This article was first published in the February 2015 international edition of Accounting and Business magazine.

During the first half of 2014 the Middle East and North African region became the largest source of refugees in the world, displacing Asia Pacific, which has led for decades.

This is a significant shift driven mainly by the Syrian crisis, though according to the UNHCR Mid-year trends 2014 report, Somalia is currently the third largest source of refugees, followed by Sudan. Afghanistan has been the main source for a few years.

Africa has been a consistent source of both legal and illegal migrants to Europe due to the proximity of the continents. The traditional and most dangerous route for illegal migrants is by overcrowded boats across treacherous seas. Currently over half of all illegal migrants come to Europe by sea, according to European Union border patrol agency Frontex.

Data from the EU’s Migration Policy Institute shows that 623,118 migrants reached the sea shores of Europe between 1998 and 2013; an average of about 40,000 per year – most of them headed for Italy. However, though the flow is consistent, the risk of dying during the journey increased significantly after 2006, staying consistently over 30 dead per 1,000 crossing the riskiest sea migrant corridor in the world.

It is hard to estimate the number of dead but advocacy groups working in the field say that around 10,000 migrants have died crossing the sea over the last couple of decades.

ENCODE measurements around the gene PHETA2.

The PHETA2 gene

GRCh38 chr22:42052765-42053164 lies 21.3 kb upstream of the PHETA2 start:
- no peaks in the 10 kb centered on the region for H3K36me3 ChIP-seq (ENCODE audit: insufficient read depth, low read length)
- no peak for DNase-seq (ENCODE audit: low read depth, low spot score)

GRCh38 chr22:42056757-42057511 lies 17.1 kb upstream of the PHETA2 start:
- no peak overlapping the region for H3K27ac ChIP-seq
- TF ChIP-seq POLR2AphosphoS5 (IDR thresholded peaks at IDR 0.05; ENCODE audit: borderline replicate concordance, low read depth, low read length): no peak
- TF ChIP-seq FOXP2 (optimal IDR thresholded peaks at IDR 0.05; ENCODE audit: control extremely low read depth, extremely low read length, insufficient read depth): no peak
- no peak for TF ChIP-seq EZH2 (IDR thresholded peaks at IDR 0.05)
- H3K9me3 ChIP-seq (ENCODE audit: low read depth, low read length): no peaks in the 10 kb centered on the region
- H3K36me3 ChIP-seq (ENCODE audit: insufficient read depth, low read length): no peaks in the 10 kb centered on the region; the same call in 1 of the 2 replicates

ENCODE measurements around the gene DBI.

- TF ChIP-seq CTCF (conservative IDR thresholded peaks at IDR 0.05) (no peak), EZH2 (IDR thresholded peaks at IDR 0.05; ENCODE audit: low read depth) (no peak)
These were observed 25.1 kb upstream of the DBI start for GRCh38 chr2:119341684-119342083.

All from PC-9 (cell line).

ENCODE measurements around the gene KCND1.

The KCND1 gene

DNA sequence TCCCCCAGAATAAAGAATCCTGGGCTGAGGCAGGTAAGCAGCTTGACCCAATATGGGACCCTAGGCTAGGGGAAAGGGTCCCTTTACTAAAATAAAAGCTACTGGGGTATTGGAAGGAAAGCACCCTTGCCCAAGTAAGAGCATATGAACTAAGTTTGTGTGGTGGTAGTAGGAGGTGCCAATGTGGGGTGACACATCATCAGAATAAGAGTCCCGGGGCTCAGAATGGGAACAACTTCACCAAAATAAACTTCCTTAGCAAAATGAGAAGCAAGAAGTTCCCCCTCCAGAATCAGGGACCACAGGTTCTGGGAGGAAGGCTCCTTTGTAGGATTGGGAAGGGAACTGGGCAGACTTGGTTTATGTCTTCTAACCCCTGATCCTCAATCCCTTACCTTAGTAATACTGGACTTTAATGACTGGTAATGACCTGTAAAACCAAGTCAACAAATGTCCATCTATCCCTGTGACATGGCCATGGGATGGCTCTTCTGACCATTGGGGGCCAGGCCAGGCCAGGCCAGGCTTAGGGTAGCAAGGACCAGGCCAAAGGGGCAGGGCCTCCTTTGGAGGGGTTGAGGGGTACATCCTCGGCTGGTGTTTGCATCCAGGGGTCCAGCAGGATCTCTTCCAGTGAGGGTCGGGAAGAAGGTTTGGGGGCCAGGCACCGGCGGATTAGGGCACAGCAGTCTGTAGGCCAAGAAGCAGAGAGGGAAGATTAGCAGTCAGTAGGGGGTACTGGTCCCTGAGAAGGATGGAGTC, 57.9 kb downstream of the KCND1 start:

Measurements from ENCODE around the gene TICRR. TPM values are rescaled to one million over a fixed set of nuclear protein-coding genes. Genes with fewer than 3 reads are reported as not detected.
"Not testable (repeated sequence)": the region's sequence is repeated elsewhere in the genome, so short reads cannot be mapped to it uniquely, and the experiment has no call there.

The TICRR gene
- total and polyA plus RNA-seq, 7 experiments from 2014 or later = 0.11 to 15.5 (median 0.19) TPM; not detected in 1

Tragic incidents, such as the sinking of a boat just one mile off the coast of Italian island Lampedusa in October 2013, which led to 366 migrants drowning, led to calls for action by the EU and governments on both continents to stop the deaths.

Italy has already taken action by keeping vigil and mounting rescue missions. Other countries are working via the EU on joint initiatives.

On the African continent, countries such as Somalia, Eritrea, Nigeria and Central Africa will need to reduce poverty, improve their democracy and governance rankings, reduce the conflict and inherent instability in their societies and mend their justice systems to reduce the numbers of their citizens fleeing their countries. It comes down to economics in the end; people will always move from bad economic conditions to good ones given the opportunity. The imbalance is the ultimate cause. 

But there are legal issues to contend with. Current legislation does provide protection for refugees and migrants, and requires that EU countries ensure that these people are actively rescued and not abandoned.

Article 1.3.2 of the global Search and Rescue Convention of 1979 states that the result of rescue must be ‘to retrieve persons in distress, provide for their initial medial or other needs, and deliver them to a place of safety’. 

However, there is no legislation detailing where rescued migrants should be taken, so most EU countries simply send the illegal migrants back to their home country. In Australia there are designated holding areas for illegal migrants, who are only offered the ‘choice’ of going back to their countries of origin.

Perhaps as some have suggested, there is a need to legalise illegal immigration – but this would require more solidarity between EU countries. Article 80 of the Treaty of Lisbon requires solidarity and the sharing of responsibility for illegal migrants, but so far this has been theory rather than practice. Without solidarity, shared responsibility and clear legal options for migrants the refugee problem between Africa and Europe can only get worse.

Alnoor Amlani FCCA is an independent financial management consultant in East Africa who writes regularly on social and business issues. He is also active in TV and film in Africa.